Dog friendly Forest Holidays

Travel Talk

Poppy making friendsHow glad I was that I didn’t allow my initial feelings of trepidation to influence my stay with Forest Holidays. Being a townie, and despite having a dog, I had never considered taking a holiday in the middle of a forest. Poppy, my Coton du Tulear and I had an unexpected, wonderful, relaxing time. Forest Holidays are spread throughout the country and I chose the one nearest to London, at Blackwood Forest in Hampshire. A big added bonus to this holiday was not having to endure the hassle of airports.

The minute we arrived we were immersed in nature. Our cabin was modern, airy, and spacious with, at the back, a hot tub with views of trees as far as the eye could see. A real plus was that Poppy was allowed access everywhere even in the reception/shop where there was a small cafe with a terrace, the focal point for meeting other guests, and more importantly, other dogs to play with. Dogs are supposed to be kept on a lead in areas where there are deer, but as we never saw any, she had free rein for the majority of the time.

Natasha enjoying  the hot tubOn the day we arrived, Gail one of the two forest rangers, was running a fungus foray. I had hopes of teaching Poppy to sniff out truffles but sadly none were to be found. However, Gail did show us lots of different species, warning us not to eat any unless we knew for certain that they were edible as it could be dangerous. What surprised me were those growing out of tree barks that I had, up until now, thought of as parts of the tree. I had always thought of fungi as soft and moist but in reality over time they can become hard. It certainly taught me what to look for in the future. Thankfully dogs know not to eat mushrooms. We also looked at trees, crayoning pieces of paper on their barks to make patterns, and were told how to identify a tree by its particular leaf. Although perhaps not something that I would remember, it certainly gave me the taste to learn more, and question what I see. The time of year obviously dictates what is growing, and sadly we were just too early to see the profusion of bluebells that apparently coats one of the meadows.

Learning to survive in the forest by Forest Holidays foresterShelters made from long branches could be seen everywhere. These, David the other forest ranger, explained were made as part of the survival class although given the number around parents were also helping their children to make them on their own. In this course, participants learn the three basics of how to keep warm, forage for food, and provide shelter. Although the class is geared to youngsters, as the activities are family oriented the adults also participate, and enjoy it as much. I learnt how to light a fire safely using what I could find, and how to build a shelter, along with the sort of things I would need to consider such as the direction of the wind. David also had a box of goodies from which he took out containers filled with bugs for us to identify, showing us where to find them under fallen barks. The one and a half hour courses are charged as an extra but as the atmosphere is so informal and the foresters enjoy what they are doing I found that they went on for a lot longer.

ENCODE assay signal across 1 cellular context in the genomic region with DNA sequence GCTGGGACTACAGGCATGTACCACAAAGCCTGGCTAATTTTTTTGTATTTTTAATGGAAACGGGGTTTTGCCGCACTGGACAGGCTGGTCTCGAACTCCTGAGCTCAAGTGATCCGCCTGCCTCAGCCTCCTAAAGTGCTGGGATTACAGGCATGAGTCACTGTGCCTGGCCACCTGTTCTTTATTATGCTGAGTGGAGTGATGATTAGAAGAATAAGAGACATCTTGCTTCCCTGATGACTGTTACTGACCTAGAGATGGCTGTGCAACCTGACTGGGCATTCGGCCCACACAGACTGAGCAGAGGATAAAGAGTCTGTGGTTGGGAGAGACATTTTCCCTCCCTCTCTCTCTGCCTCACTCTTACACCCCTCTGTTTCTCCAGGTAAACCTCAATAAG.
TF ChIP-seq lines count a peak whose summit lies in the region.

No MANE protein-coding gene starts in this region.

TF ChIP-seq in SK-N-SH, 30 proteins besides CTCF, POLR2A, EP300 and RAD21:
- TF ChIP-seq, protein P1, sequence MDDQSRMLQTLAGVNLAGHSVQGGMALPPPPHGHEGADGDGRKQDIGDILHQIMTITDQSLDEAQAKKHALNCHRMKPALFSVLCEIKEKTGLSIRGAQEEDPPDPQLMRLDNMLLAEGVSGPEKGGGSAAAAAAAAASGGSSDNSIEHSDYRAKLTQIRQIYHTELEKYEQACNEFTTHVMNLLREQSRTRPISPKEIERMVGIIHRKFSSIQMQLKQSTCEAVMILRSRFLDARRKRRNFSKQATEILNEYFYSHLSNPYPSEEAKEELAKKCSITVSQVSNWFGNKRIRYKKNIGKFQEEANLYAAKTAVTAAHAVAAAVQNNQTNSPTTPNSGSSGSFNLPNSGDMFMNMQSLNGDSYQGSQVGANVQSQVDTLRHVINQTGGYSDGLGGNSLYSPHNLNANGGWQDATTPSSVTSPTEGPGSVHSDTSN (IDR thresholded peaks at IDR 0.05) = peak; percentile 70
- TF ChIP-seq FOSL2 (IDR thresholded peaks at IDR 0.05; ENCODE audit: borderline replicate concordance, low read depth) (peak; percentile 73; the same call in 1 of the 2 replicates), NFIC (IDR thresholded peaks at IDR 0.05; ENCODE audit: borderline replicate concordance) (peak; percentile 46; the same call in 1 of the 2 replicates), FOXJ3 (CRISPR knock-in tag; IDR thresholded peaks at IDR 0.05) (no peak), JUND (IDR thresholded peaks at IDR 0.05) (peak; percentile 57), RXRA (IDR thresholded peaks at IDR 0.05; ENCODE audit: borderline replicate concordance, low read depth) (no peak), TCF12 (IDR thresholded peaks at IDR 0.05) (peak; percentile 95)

Natasha learning to ride a bike!Bicycles are hired out by the day for £15. Having never learnt to cycle as a child and living in London, I took lessons but was never brave enough to practise. Here with so many trails and few cars, it was the ideal environment and I am proud to say that I now can. As someone commented, for the novice car driver, this is also an ideal environment to become a more proficient driver.

The lodges are based in forests owned by the Forestry Commission. Virtually everyone, while I was there, had a child or a dog or both.

The 60 cabins of varying sizes are modern with underfloor heating, a kitchen, and floor-to-ceiling windows in the lounge, as well as a log-burner in many cabins. If you are travelling as a couple you could treat yourself to the romantic environment of a Golden Oak Hideaway cabin. There are also a number of Treehouse cabins which sleep up to ten people; this is essentially a four bed cabin sleeping eight people connected by a bridge to a Treehouse which sleeps two people. The treehouse is ideal for family holidays when those of us who go to sleep early or have a nap in the afternoon can do so without spoiling the younger members’ enjoyment. 

The accommodation is self-catering but if the cook in the family wants a holiday too, freshly prepared food is available in the cafe as well as tasty meals that can be heated up in your cabin. 

Forest Holidays offers an ideal environment for those who love the peace and quiet of the countryside with activities on hand, a hot-tub on the deck and space for quality time in the heart of beautiful woodlands.

Silver Travel Advisor recommends Forest Holidays.

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Natasha Blair

Travel & food journalist, member of BGTW

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